It would be futile, in the end, to complain about any of this, for it clearly proceeds from an elemental urge to find symbols and explanations for things in books whose original authors almost certainly imagined that they intended something else altogether. To go back to the posthumous adventures of Sherlock Holmes, three-quarters of a century after his creator's death, large parts of the modern audience clearly find something in Conan Doyle and in Dickens – something that may very well not have been there a century ago – which is capable of endless projection into the modern age without The Sign of Four and Great Expectations appearing to suffer in the transit.

As to how this transformative urge may affect the upcoming version of Dad's Army, my hunch is that though it may not turn out to be a particularly good film, it cannot fail to emerge as a fascinating historical artefact. The original, after all, began appearing barely a quarter of a century after the events it purported to describe: my father, who had joined the Local Defence Volunteers on the day it was founded, maintained that the atmosphere was absolutely authentic. Seventy-five years on, we are not going to get a portrait of what it was like to man the home front in 1940. We are going to get an idea of what a 21st-century sensibility thinks it was like, with all the magnifications and evasions that this implies. All of which suggests that there may be a good deal more cultural value in the remake than critics generally allow.

React Now

Latest stories from i100
Have you tried new the Independent Digital Edition apps?
iJobs Job Widget
iJobs General

Account Manager, London

£18000 - £22000 per annum, Benefits: Excellent Uncapped Commission Structure: ...

Sales Executive, London

£18000 - £22000 per annum: Charter Selection: This exciting entertainment comp...

Retail Business Analyst

£300 - £350 per day + competitive: Progressive Recruitment: Ecommerce/Retail/E...

Project Coordinator

Competitive: The Green Recruitment Company: The Organisation: The Green Recrui...

Day In a Page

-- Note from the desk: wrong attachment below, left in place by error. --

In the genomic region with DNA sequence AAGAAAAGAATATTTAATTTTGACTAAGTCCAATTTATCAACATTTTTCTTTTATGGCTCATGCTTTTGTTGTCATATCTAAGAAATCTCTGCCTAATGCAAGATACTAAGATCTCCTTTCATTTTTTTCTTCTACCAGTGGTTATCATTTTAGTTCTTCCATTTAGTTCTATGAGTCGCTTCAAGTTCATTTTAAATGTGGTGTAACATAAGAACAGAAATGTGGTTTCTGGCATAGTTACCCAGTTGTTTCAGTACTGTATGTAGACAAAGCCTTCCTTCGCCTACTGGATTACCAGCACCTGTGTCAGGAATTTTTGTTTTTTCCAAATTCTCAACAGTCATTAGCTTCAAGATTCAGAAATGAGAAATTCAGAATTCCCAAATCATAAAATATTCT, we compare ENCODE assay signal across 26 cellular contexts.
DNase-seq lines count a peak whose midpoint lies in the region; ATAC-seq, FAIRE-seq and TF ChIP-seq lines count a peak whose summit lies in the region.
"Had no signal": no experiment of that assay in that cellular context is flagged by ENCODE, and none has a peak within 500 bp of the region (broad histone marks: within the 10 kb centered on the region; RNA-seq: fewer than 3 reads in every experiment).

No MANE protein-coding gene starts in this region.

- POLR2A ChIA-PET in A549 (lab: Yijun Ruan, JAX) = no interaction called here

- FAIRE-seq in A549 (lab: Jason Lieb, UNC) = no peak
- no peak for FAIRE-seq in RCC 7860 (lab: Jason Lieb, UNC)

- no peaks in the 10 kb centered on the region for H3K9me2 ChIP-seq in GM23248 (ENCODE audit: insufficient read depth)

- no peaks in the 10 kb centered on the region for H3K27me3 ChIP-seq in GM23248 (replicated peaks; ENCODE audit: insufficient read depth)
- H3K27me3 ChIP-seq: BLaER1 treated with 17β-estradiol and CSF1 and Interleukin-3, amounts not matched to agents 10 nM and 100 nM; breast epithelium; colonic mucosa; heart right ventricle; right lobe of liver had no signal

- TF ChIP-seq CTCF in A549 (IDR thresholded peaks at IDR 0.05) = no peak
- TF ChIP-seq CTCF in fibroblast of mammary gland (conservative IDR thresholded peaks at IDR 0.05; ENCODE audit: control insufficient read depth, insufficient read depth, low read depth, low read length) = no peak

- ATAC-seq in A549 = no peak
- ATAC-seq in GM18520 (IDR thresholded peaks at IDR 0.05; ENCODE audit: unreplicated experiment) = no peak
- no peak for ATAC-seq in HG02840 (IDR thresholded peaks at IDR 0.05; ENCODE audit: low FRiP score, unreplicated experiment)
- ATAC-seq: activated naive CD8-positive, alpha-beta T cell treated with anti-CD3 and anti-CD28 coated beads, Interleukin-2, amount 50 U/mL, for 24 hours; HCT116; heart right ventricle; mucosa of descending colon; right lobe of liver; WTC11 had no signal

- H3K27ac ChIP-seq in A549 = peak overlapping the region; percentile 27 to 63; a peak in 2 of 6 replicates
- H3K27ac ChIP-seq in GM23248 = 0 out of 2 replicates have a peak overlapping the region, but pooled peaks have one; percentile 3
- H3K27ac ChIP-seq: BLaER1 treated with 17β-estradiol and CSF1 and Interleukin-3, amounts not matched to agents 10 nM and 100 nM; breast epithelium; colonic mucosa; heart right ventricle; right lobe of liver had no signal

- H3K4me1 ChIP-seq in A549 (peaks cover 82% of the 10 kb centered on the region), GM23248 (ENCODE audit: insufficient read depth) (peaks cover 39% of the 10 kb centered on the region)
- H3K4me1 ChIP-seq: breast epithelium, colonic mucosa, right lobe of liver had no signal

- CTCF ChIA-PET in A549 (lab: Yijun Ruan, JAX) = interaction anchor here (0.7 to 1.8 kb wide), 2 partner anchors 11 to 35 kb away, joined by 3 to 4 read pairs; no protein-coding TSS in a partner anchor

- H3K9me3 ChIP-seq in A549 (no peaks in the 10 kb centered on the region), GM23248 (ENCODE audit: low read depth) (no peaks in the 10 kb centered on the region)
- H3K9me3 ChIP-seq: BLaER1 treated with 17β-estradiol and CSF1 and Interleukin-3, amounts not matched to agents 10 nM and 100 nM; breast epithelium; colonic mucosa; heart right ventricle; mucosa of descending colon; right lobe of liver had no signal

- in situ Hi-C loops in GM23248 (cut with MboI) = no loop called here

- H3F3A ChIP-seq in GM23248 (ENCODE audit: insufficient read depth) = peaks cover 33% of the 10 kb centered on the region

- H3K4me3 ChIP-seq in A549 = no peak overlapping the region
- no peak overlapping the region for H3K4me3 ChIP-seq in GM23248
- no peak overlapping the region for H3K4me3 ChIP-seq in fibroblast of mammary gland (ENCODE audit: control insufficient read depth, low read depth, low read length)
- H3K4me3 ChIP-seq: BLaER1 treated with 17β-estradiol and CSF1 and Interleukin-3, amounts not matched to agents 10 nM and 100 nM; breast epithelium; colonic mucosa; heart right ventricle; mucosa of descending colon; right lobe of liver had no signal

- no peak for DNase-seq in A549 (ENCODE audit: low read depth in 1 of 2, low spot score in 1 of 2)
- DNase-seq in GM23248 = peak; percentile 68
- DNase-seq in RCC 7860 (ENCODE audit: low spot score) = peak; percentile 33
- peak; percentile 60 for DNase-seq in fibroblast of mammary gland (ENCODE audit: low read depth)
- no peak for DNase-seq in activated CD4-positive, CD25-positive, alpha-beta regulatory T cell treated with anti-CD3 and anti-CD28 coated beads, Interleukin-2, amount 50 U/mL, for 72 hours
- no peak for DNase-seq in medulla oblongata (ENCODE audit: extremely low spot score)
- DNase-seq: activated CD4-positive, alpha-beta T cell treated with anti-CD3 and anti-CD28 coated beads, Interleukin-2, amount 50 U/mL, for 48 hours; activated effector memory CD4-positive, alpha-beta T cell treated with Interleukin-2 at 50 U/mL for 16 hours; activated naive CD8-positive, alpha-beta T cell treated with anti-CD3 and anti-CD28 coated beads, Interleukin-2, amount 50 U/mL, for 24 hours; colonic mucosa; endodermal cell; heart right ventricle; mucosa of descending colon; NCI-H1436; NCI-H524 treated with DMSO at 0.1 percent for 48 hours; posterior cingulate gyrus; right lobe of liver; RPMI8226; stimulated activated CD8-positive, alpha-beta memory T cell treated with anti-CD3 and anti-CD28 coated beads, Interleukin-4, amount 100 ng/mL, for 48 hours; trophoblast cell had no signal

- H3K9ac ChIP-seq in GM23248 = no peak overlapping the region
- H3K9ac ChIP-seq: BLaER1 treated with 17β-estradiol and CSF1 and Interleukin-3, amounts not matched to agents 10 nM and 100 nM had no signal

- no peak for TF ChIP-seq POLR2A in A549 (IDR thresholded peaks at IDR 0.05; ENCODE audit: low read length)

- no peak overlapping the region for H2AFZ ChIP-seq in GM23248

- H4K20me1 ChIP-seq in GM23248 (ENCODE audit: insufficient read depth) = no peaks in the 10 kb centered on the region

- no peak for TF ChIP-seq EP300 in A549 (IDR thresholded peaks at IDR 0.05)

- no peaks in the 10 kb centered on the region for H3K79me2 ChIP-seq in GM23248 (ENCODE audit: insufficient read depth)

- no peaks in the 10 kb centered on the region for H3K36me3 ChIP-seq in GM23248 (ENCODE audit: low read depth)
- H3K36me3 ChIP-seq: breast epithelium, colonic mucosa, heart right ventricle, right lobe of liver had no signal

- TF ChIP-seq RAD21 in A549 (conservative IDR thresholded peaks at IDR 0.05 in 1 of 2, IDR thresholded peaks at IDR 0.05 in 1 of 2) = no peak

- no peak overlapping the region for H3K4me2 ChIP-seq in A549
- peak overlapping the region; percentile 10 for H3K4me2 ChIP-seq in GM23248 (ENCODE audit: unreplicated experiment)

Read Next
The Lada became a symbol of Russia’s failure to keep up with Western economies  

Our sanctions will not cripple Russia. It is doing a lot of the dirty work itself

Hamish McRae
The Israeli ambassador to the US, Ron Dermer, has been dubbed ‘Bibi’s brain’  

Israel's propaganda machine is finally starting to misfire

Patrick Cockburn
Save the tiger: The animals bred for bones on China’s tiger farms

The animals bred for bones on China’s tiger farms

The big cats kept in captivity to perform for paying audiences and then, when dead, their bodies used to fortify wine
A former custard factory, a Midlands bog and a Leeds cemetery all included in top 50 hidden spots in the UK

A former custard factory, a Midlands bog and a Leeds cemetery

Introducing the top 50 hidden spots in Britain
Ebola epidemic: Plagued by fear

Ebola epidemic: Plagued by fear

How a disease that has claimed fewer than 2,000 victims in its history has earned a place in the darkest corner of the public's imagination
Chris Pratt: From 'Parks and Recreation' to 'Guardians of the Galaxy'

From 'Parks and Recreation' to 'Guardians of the Galaxy'

He was homeless in Hawaii when he got his big break. Now the comic actor Chris Pratt is Hollywood's new favourite action star
How live cinema screenings can boost arts audiences

How live cinema screenings can boost arts audiences

Broadcasting plays and exhibitions to cinemas is a sure-fire box office smash
Shipping container hotels: Pop-up hotels filling a niche

Pop-up hotels filling a niche

Spending the night in a shipping container doesn't sound appealing, but these mobile crash pads are popping up at the summer's biggest events
Native American headdresses are not fashion accessories

Feather dust-up

A Canadian festival has banned Native American headwear. Haven't we been here before?
Boris Johnson's war on diesel

Boris Johnson's war on diesel

11m cars here run on diesel. It's seen as a greener alternative to unleaded petrol. So why is London's mayor on a crusade against the black pump?
5 best waterproof cameras

Splash and flash: 5 best waterproof cameras

Don't let water stop you taking snaps with one of these machines that will take you from the sand to meters deep
Louis van Gaal interview: Manchester United manager discusses tactics and rebuilding after the David Moyes era

Louis van Gaal interview

Manchester United manager discusses tactics and rebuilding after the David Moyes era
Will Gore: The goodwill shown by fans towards Alastair Cook will evaporate rapidly if India win the series

Will Gore: Outside Edge

The goodwill shown by fans towards Alastair Cook will evaporate rapidly if India win the series
The children were playing in the street with toy guns. The air strikes were tragically real

The air strikes were tragically real

The children were playing in the street with toy guns
Boozy, ignorant, intolerant, but very polite – The British, as others see us

Britain as others see us

Boozy, ignorant, intolerant, but very polite
How did our legends really begin?

How did our legends really begin?

Applying the theory of evolution to the world's many mythologies
Watch out: Lambrusco is back on the menu

Lambrusco is back on the menu

Naff Seventies corner-shop staple is this year's Aperol Spritz